My Top Value Stock Pick for April 2023

Investors may be able to materialize substantial returns in this value stock. Just note that it requires an active investing approach.

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Value for money

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Talk about a value stock pick! Aecon Group (TSX:ARE) stock fell about 60% from the peak of 2021 to the trough in December 2022. In a few months, the stock has rallied about 60%. However, it still has 50% gains to go before it revisits its 2021 peak of over $20 per share.

Any investor would love to enjoy 50-60% gains in such a short time. However, the stock comes with high risk as well. What’s most notable is the volatility of the stock. In large part, this volatility has to do with its unpredictably cyclical earnings.

For example, just after the financial crisis recession, in 2009 and 2010, the Canadian construction and infrastructure development company witnessed adjusted earnings-per-share (EPS) declines of 33% and 39%, respectively. However, in the following two years — in 2011 and 2012 — it experienced double-digit rate adjusted EPS growth. By 2012, its adjusted EPS almost recovered to pre-recession levels.

Similarly, in 2013 and 2014, the company experienced double-digit earnings declines. A turnaround led to earnings almost doubling from 2014 to 2016. As a result, you can see the industrial stock going up and down in response to the expected changes in earnings.

Investors who were able to capture shares at lows and had the confidence and patience to wait until a subsequent recovery could have booked highly lucrative profits. For example, from the 2008 low to the 2009 high, the cyclical stock returned about 148%! From the 2011 low to a 2012 high, the stock returned 84%. From a 2015 low to a 2016 high, the stock returned 76%.

Of course, it’s impossible to guess the bottom and high. They’re only clear in hindsight. However, these returns demonstrate the possibility of high returns in the stock.

Another opportunity in sight

The value stock has just experienced two consecutive years of double-digit earnings declines. Specifically, for both 2021 and 2022, Aecon experienced adjusted EPS drops of 40%!

As the stock still trades at approximately 40% below its 2021 high, buyers of the value stock today could experience some awesome gains over the next three to five years on a turnaround.

The company lost earnings in 2022 primarily due to fixed price contracts which made up about 50% of Aecon’s revenues last year. The costs of projects have gone up — no thanks to high inflation. However, it’s unable to reflect the higher costs in these contracts.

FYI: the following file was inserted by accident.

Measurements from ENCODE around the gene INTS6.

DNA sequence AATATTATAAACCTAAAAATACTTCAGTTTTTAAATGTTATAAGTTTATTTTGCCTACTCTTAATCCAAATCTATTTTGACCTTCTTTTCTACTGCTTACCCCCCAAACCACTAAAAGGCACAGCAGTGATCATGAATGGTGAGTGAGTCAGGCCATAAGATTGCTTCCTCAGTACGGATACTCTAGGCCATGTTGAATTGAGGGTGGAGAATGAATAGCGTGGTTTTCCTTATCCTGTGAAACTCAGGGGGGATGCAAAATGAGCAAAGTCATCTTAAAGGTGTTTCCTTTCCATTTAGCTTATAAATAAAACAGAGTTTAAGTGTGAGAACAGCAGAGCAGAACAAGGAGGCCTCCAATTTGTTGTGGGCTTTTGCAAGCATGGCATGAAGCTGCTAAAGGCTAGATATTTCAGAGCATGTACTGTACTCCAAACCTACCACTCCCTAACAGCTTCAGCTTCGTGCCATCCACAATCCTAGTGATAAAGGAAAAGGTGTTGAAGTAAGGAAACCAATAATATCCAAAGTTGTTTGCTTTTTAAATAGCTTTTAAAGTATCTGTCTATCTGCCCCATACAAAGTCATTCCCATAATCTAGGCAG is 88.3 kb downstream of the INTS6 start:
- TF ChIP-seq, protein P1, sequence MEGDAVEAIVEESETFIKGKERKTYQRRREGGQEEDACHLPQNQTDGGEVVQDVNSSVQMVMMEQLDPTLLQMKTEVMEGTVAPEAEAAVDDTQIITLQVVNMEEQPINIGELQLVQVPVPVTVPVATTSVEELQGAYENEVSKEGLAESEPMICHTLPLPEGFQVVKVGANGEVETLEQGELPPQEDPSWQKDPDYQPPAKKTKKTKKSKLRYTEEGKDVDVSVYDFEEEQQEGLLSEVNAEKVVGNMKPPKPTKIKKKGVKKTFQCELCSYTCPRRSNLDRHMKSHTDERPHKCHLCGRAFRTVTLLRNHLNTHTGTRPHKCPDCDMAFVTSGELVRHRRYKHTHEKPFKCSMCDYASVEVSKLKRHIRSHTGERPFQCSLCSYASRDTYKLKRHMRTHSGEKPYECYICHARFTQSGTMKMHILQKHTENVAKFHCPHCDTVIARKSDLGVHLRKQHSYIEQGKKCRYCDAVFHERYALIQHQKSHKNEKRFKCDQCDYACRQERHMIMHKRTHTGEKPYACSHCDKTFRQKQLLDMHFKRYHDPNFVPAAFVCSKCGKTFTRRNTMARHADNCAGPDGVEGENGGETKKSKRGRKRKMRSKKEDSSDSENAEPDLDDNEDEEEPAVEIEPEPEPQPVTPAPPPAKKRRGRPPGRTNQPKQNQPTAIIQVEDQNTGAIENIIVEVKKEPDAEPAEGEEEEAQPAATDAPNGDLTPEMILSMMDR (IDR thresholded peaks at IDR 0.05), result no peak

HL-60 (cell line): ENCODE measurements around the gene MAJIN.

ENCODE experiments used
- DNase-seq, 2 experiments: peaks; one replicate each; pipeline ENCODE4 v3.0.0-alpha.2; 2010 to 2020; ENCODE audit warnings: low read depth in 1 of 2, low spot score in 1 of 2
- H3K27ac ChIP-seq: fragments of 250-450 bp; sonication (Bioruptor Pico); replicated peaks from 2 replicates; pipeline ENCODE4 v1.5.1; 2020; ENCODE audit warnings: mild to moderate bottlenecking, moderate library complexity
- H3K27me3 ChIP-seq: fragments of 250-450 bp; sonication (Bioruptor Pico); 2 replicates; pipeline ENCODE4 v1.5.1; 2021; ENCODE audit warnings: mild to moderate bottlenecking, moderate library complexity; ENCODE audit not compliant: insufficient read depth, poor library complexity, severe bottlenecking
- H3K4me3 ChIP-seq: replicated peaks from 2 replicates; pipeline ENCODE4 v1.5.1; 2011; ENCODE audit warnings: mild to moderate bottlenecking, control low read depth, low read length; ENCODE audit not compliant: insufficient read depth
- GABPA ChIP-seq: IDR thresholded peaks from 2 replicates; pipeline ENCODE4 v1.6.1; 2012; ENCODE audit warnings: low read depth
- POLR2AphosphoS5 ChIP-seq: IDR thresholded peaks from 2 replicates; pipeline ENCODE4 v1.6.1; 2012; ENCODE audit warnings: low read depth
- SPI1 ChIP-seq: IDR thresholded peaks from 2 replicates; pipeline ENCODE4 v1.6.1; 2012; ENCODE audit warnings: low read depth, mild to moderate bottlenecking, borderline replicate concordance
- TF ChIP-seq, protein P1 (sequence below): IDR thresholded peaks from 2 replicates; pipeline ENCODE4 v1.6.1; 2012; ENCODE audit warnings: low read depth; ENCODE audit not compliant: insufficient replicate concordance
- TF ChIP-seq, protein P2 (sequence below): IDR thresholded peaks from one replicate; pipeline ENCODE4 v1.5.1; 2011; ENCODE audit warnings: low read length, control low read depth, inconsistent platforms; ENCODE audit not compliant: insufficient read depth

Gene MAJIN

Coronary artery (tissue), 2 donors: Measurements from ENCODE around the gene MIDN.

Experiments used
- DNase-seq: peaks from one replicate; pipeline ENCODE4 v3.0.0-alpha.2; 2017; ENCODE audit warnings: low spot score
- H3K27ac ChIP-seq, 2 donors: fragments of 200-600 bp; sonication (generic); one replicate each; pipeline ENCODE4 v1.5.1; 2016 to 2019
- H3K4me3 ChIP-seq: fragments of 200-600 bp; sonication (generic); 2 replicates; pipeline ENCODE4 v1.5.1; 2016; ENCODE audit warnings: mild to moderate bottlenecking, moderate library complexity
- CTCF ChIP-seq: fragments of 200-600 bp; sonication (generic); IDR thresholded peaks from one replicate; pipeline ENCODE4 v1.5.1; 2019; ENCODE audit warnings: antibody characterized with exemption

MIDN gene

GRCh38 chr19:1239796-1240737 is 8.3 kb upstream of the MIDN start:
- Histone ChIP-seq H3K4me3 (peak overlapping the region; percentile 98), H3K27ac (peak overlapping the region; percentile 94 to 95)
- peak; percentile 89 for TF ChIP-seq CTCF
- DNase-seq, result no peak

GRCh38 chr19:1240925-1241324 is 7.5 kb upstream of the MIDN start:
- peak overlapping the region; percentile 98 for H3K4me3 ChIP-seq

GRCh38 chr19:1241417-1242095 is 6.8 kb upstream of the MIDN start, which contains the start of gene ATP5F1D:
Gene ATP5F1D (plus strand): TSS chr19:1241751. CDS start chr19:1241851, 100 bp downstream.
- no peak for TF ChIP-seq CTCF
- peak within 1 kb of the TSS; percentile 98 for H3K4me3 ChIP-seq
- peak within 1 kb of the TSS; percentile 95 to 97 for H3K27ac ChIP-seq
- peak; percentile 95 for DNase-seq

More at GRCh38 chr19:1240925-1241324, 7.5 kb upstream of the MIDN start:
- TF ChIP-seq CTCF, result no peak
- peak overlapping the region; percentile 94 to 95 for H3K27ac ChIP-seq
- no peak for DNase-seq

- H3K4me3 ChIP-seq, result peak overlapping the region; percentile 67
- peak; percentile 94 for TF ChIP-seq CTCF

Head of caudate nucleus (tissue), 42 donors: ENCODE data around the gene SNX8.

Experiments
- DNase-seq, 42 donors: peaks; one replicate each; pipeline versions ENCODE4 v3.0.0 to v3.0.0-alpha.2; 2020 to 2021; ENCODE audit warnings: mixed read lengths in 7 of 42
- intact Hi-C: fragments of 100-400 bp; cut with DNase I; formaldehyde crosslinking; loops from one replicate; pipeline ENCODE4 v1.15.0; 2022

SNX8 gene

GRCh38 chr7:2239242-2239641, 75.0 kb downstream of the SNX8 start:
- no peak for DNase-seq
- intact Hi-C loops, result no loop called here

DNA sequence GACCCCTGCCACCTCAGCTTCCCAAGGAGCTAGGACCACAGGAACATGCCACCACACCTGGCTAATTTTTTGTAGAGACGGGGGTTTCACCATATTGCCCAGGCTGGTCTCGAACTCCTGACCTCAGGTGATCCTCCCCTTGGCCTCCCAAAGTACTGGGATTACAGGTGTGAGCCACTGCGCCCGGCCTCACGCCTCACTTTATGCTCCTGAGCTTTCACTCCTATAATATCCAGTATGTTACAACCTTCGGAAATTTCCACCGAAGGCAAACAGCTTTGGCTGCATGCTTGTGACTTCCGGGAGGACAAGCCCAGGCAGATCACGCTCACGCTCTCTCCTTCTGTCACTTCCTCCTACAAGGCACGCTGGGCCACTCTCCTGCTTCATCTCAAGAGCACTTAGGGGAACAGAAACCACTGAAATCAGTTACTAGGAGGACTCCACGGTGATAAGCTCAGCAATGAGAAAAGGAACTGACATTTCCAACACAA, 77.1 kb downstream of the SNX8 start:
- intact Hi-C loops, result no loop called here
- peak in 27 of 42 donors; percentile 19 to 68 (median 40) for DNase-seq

Now that management is aware of this problem, it may be able to massage the terms in its future contracts to be more resilient against inflation. If not, it’d still be able to benefit from increased infrastructure spending during the phase of an economic expansion. Of course, it could take some time before we would revisit this phase, as we’re likely rolling into a contraction phase.

So far, Aecon has been able to maintain its dividend despite a large drop in its earnings. At writing, it yields 5.7%. This is a dividend that it has kept the same or raised higher every year since 2007. If the stock even maintains its dividend and an economic expansion plays out some time over the next three to five years — an investment today could double your money!

Interested investors may be able to pick up the stock on weakness, as Aecon is about to report its first-quarter results in late April.

This article represents the opinion of the writer, who may disagree with the “official” recommendation position of a Motley Fool premium service or advisor. We’re Motley! Questioning an investing thesis — even one of our own — helps us all think critically about investing and make decisions that help us become smarter, happier, and richer, so we sometimes publish articles that may not be in line with recommendations, rankings or other content.

Fool contributor Kay Ng has no position in any of the stocks mentioned. The Motley Fool has no position in any of the stocks mentioned. The Motley Fool has a disclosure policy.

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